VI (1)
Look at the Milkey-Way above,
Brightest band in the heavens,
A sign to the Manx,
Of the Gorree Crovan’s government.

1) Ramsey is a coastal town in the north of the Isle of Man: landing point of the Viking warrior Godred Crovan around 1079, came to subjugate the island and make it his kingdom. The fact told is obviously after the conquest because the first time the islanders tried to defend themselves from the Vikings, and near the landing of the galley there was a violent battle and not a festive crowd !!

SCOTTISH VERSION: Birlinn Ghoraidh Chrobhain

And here is the Hebridean tune, the song composed by the bard and songwriter Duncan Johnston of Islay (Donnchadh MacIain 1881-1947) and published in his book “Cronan nan Tonn” (The Croon of the Sea) in 1938! The journey, however, is told to the contrary, the Viking galley leaves the Isle of Man to go to Islay.
Scottish gaelic lyrics

English lyrics
The Corries
The Barge O’ Gorrie Crovan, a more warlike version

The Sound of Mull, a trio from Tobermory, Isle of Mull : Janet Tandy, Joanie MacKenzie and David Williamson. (verses I, II, IV)
Robin Hall & Jimmy Macgregor  (verses I, IV)

Scottish gaelic
Hóbhan na hóbhan hó,
hi horó na hùbhan,
Hóbhan na hóbhan hó,
Air Birlinn Ghoraidh Chrobhain (1)
I
Fichead sonn air cùl nan ràmh,
Fichead buille lùghmhor,
Siùbhlaidh ì mar eun a’ snàmh,
Is sìoban thonn ‘ga sgiùrsadh.
II
Suas i sheòid air bàrr nan tonn !
Sìos gu ìochdar sùigh i !
Suas an ceòl is togaibh fonn,
Tha Mac an Righ ‘ga stiuireadh !
III
A’bhìrlinn rìoghail ‘s i a th’ann
Siubhal-sìth ‘na gluasad
Sròl is sìoda àrd ri crann
‘S i bratach Olaibh Ruaidhe (2)
IV
Dh’ fhàg sinn Manainn (3) mòr nan tòrr,
Eireann a’ tighinn dlùth dhuinn,
Air Ile-an-Fheòir tha sinn an tòir
Ged dh’ èireas tonnan dùbh-ghorm
V
Siod e ‘nis-an t-eilean crom!(4)
Tìr nan sonn nach diùltadh,
Stòp na dìbhe ‘thoirt air lom
‘S bìdh fleadh air bonn ‘san Dùn (5) duinn!
English
Hóbhan na hóbhan hó,
hi horó na hùbhan,
Hóbhan na hóbhan hó,
The barge of Gorrie Crovan
I
Behind the oars, a score so brave,
A lusty score to row her,
She sails away like bird on wave,
While foaming seas lash o’er her.
II
Up she goes on ocean wave !
Down the surge she wails O,
Sing away; the chorus, raise,
A royal prince; he sails her !
III
The royal galley onward skims,
With magic speed, she sails O,
Aloft her silken bunting swims,
Red Olav‘s Banner waving.
IV
The towers of Man we leave away,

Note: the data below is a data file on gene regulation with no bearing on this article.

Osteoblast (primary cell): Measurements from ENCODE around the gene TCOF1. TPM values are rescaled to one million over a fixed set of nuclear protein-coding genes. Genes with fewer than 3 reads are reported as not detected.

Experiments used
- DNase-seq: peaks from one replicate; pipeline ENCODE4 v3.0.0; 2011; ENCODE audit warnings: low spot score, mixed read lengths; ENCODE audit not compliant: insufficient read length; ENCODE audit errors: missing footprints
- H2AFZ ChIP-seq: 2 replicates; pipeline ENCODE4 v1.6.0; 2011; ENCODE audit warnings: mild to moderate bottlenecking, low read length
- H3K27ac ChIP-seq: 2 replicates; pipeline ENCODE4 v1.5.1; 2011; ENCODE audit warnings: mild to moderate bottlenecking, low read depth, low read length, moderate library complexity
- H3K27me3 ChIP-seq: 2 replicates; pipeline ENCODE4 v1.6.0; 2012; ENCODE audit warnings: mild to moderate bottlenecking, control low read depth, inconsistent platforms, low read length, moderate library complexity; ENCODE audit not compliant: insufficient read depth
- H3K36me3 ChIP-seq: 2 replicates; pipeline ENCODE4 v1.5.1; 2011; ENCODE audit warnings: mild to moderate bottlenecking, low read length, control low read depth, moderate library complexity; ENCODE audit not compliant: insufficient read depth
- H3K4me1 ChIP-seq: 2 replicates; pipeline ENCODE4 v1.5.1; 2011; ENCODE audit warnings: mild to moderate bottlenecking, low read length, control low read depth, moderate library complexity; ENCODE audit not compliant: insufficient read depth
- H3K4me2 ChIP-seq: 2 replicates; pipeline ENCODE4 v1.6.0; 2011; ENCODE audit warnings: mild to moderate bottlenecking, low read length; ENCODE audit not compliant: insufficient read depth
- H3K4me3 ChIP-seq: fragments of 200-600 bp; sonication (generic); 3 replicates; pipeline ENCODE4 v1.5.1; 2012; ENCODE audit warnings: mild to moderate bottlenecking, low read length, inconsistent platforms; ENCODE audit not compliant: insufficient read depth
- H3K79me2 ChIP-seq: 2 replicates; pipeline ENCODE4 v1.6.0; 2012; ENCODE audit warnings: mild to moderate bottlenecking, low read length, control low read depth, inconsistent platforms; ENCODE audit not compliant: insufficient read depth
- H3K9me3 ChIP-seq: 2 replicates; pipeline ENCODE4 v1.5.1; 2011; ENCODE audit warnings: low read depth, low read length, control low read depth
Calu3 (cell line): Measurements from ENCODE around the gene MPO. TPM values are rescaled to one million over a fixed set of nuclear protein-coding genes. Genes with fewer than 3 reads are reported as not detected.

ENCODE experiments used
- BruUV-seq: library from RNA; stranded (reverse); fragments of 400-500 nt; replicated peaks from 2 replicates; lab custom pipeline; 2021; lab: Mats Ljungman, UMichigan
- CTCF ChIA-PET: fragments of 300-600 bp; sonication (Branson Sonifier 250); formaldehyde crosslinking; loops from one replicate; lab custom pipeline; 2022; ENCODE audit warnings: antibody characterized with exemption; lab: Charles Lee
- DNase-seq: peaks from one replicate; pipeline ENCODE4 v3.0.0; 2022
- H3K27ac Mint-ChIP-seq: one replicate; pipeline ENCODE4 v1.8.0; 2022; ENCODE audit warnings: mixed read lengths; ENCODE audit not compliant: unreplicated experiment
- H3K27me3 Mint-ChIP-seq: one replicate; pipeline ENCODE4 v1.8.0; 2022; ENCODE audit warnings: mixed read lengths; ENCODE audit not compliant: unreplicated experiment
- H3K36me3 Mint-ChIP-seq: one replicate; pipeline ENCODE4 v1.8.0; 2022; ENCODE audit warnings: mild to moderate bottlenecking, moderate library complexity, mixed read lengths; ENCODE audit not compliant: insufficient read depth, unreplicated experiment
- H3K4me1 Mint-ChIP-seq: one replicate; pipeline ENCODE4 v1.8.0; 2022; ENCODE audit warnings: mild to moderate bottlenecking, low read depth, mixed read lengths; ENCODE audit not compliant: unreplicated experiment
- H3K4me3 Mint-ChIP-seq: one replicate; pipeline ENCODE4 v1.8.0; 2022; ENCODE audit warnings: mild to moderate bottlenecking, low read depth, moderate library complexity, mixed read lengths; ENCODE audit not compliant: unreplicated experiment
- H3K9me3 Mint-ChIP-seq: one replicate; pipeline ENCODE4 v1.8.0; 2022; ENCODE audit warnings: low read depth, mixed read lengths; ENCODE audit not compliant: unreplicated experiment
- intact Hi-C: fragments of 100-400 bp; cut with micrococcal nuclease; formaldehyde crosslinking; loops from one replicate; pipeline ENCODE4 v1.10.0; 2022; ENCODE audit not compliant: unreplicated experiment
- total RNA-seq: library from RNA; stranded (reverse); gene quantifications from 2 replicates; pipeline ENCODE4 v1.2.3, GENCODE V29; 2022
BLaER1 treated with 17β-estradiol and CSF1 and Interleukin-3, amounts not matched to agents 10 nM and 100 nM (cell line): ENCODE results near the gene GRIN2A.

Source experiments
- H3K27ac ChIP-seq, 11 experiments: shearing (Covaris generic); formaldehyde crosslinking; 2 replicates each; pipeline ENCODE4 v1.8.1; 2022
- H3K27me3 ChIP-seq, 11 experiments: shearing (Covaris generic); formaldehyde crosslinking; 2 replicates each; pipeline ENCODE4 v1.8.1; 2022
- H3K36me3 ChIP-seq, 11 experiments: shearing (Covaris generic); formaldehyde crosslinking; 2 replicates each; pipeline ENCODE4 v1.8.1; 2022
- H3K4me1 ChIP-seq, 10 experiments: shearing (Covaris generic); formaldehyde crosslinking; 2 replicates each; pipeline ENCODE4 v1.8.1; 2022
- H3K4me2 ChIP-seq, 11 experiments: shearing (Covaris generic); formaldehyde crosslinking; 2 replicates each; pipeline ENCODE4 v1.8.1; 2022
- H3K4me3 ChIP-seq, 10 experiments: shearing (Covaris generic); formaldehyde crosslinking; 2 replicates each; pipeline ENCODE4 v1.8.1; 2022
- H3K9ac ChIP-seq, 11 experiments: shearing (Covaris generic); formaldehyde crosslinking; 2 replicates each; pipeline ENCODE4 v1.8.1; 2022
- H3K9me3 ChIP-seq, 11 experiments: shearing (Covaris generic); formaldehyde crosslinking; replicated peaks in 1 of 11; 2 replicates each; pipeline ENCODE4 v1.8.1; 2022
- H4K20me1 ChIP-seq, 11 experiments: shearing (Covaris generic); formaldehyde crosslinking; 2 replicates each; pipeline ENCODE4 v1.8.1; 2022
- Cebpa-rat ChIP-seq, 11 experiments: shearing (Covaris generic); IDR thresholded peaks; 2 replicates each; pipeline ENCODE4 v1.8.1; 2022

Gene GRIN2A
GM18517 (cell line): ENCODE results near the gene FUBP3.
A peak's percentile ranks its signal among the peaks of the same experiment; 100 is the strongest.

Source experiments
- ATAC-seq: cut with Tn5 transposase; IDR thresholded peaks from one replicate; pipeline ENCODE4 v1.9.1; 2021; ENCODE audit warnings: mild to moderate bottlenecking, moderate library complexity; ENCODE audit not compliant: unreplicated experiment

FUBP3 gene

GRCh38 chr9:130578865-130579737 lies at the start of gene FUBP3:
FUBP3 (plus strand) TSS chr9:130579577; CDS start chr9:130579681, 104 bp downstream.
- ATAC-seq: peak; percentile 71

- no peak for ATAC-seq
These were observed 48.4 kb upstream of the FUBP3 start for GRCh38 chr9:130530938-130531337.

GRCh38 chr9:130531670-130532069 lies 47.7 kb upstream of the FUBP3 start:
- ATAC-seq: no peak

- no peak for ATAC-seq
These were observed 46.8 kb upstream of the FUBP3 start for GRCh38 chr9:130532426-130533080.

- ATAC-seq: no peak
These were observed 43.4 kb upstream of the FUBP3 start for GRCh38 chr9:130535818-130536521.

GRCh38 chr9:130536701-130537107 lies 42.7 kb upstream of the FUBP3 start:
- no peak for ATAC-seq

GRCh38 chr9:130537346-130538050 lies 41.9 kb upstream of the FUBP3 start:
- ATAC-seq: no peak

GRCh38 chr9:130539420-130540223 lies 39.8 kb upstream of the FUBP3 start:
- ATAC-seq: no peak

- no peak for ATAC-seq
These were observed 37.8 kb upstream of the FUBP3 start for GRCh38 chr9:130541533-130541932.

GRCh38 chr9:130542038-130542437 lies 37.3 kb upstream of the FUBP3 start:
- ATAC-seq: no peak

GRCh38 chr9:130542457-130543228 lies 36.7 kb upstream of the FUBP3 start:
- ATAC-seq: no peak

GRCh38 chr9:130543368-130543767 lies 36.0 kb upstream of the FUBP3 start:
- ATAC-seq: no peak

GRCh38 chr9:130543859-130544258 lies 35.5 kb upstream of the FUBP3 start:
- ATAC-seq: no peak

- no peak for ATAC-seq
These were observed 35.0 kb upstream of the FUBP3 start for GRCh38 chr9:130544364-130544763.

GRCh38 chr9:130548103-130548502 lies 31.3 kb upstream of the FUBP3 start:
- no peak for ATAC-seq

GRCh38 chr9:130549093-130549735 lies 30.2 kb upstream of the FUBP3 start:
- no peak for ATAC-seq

Old Erin’s hills we hail O,
On Islay’s shore her course we lay
Though billows roar and rave O.
V
See the island bent like bow,
Where kindly souls await us;
The Castle hall, I see it now,
The feast’s for us prepared O

NOTES
Gaelic and English texts by Duncan Johnston (Donnachadh Mac Iain), published in his book Cronan nan Tonn (The Croon of the Sea) 1938/9 and reprinted in 1997 by Dun Eisden of Inverness. These are his comments on the song:
1)  Godred, or Gorry Crovan was, according to the ancient sagas, the son of Harald the Black of Isla.  Tradition has it that his mother was a lady of the subdued House of Angus Beag, son of Erc, who occupied Isla in 498.  This explains his remarkable popularity with both the Norse and Celtic elements in the west.  His grand-daughter, Regnaldis (Raonaild), daughter of Olave the Red, afterwards married Somerled, who displaced Red Olave as King of the Isles.  Somerled founded the Dynasty of the Lords of the Isles, with its headquarters on an island on Loch Finlagan in Isla.  Godred was a celebrated warrior of the eleventh century.  He acted as Adjutant to the King of Norway at the battle of Stamford Bridge, 1066.  Escaping from that stricken field, he made his way to the Isle of Man, and thence to Isla, where he raised his standard.  The Norsemen and the Gaels alike flocked to his standard.  With a large force, he crossed over into the North of Ireland (Ulster), and carried everything before him up to the gates of Dublin, which City surrendered to him.  For a time, he waged a successful war against the King of Scotland.  In Isla he was spoken of with saintly reverence because of his prowess and dauntless gallantry in ridding the island of a huge saurian that had his lair near the present village of Bridgend.  Many of our Clans and their Septs of the west can claim descent from Godred.  The MacDougalls, MacDonalds, MacAllisters, MacRuaries, MacRanalds, MacIains, etc.  He died in Isla in 1095, and his grave is marked with a huge white boulder, known locally as “An Carragh Ban.”  He founded the Dynasty of the Kingdom of the Isles, of Dublin and of Man.  He was succeded by his son King Lagman, who reigned at the time of the “Sack of Isla” by Magnus Barefoot .  Lagman was taken prisoner.  He latterly, after a short reign of seven years, embraced Christianity, abdicated in favour of his brother, Olave the Red, and went to Palestine to fight for the Holy Sepulchre.  He is buried at Jerusalem.